Domain Industry News

Overcoming the Cybersquatting Label

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http://www.ricksblog.com/my_weblog/2007/07/the-c-word-expo.html

No matter what you personally think of Rick Schwartz, he is on spot with this recent blog post. Domain owners and investors hold valuable pieces of virtual property, and some people who didn’t have the foresight to buy domain names while they were relatively cheap have been attempting to tarnish the image of generic domain owners by publicly labeling this group as “cybersquatters.” What has caused domain names to increase in value has also caused domain owners to be the target of what Rick refers to as “cyber bullies.” Fortunately, I believe domain owners are better equipped to protect our domain names than those who lost large land claims out west, but we need to be vigilant and support organizations such as the Internet Commerce Association. I have pledged to become a member as soon as they take Paypal or AmEx!

According to the Anticybersquatting Consumer Protection Act, a law amended to the Lanham Act in 1999, cybersquatting

“is registering, trafficking in, or using a domain name with bad-faith intent to profit from the goodwill of a trademark belonging to someone else.”

The term “cybersquatting” is clearly derived from the word “squatting,” which is loosely defined as people living in a property in which they have no right to live, frequently without the owner’s knowledge, and certainly without his approval. The owner in the case of cybersquatting is the trademark owner. When people refer to generic domain owners as cybersquatters, they are either slandering this group or they are ignorant about the topic they are addressing. Generic domain name owners pay for the right to use their domain name in any way they choose. If they want to develop their domain name into a huge brand like Hotels.com, they have every right to do so. If they wish to place relevant advertising links on their page, they have the right to do that, too! Just because a domain name isn’t developed, doesn’t mean someone else should have the rights to the name. It doesn’t work in the case of physical property, and it doesn’t work for cyber property either.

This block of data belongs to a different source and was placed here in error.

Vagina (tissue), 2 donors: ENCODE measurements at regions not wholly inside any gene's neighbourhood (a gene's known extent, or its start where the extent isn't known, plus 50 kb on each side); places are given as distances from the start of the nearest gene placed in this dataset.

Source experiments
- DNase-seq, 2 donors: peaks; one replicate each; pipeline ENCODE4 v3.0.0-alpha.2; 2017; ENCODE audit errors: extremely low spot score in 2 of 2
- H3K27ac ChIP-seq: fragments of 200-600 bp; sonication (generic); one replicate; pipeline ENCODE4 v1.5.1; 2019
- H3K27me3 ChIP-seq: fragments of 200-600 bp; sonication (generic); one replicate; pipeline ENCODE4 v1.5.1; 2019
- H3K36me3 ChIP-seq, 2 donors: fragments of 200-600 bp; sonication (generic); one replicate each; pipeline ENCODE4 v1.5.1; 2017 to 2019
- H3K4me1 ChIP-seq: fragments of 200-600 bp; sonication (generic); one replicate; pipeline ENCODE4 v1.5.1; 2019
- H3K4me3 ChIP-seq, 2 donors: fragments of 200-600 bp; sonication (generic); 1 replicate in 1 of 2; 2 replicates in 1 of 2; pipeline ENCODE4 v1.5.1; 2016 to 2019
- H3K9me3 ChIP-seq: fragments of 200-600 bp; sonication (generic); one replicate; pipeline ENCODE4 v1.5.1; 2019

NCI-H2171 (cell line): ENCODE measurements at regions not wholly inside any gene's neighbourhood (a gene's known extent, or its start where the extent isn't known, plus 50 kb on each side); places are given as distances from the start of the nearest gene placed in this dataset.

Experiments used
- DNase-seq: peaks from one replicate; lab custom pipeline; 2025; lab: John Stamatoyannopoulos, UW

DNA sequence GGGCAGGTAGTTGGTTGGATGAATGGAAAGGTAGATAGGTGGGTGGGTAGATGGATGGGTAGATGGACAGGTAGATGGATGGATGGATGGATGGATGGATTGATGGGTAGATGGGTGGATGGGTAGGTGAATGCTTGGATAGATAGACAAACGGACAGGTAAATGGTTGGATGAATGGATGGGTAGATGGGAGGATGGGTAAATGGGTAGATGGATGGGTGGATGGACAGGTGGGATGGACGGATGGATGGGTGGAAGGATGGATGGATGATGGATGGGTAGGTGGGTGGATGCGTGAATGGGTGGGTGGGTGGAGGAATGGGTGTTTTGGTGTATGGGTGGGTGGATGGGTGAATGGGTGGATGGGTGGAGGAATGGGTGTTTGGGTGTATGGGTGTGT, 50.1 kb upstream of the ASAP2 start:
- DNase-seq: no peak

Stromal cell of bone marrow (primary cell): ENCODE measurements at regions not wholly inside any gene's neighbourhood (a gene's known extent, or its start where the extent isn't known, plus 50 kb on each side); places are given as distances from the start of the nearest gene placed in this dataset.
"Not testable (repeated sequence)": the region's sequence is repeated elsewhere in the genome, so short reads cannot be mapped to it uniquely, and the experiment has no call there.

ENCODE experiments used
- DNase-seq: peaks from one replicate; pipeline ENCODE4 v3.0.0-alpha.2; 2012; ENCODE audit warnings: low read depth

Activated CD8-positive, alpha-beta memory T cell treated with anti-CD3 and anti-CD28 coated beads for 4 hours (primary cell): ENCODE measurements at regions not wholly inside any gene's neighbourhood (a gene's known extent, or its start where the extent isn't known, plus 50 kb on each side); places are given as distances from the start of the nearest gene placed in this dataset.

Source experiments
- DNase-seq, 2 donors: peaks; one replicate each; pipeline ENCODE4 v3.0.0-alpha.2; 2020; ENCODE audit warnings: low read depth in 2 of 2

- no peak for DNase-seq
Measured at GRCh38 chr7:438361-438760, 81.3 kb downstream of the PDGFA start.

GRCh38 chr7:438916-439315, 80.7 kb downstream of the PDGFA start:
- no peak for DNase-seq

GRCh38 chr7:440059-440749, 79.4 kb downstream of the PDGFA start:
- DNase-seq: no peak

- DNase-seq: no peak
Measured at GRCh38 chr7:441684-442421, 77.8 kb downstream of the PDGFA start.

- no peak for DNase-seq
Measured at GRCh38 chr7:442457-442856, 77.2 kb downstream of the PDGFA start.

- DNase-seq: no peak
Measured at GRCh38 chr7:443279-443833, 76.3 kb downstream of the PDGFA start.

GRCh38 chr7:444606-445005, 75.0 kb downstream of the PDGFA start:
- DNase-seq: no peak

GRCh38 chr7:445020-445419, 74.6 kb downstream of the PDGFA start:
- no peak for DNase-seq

Domain names such as Devices.com are considered generic because a company can’t claim ownership of that particular word as there are far too many people who would conceivably have the rights to that term as well. Assuming the domain name is generic, nobody has the right to decide whether one particular company or person deserves to own that domain name over somebody with equal rights. “Cyber bullies” attempt to sully the image of generic domain name holders in a slanderous way, and whether it is intentional or just uninformed writing, ignorance is never a valid defense.

Kudos to Rick for writing his post, and kudos to Ron Jackson of DNJournal for including this in The Lowdown section of DNJournal.com.

Marchex News & Potential Impact on Domain Investors

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In the largest-scale Web site launch of its kind, Marchex, Inc. today announced that it has launched more than 100,000 of its local and vertical Web sites, publishing more than one billion Web pages of content, features and functionality for consumers looking for local services and information online, along with highly targeted local advertising inventory.

It would be very cool if they used an automated program to generate this unique content. This would open up an opportunity for domain investors with similar names to put our names on their platform and share the revenue. I know my names like FloridaRadiologists.com would have a higher CTR if contact information for actual radiologists in Florida was presented instead of the random Florida links, completely unrelated to radiology, that now show when you visit.

Back on June 1st, in an article about the Domain Distribution Network that was created by Fabulous, Frank Schilling noted: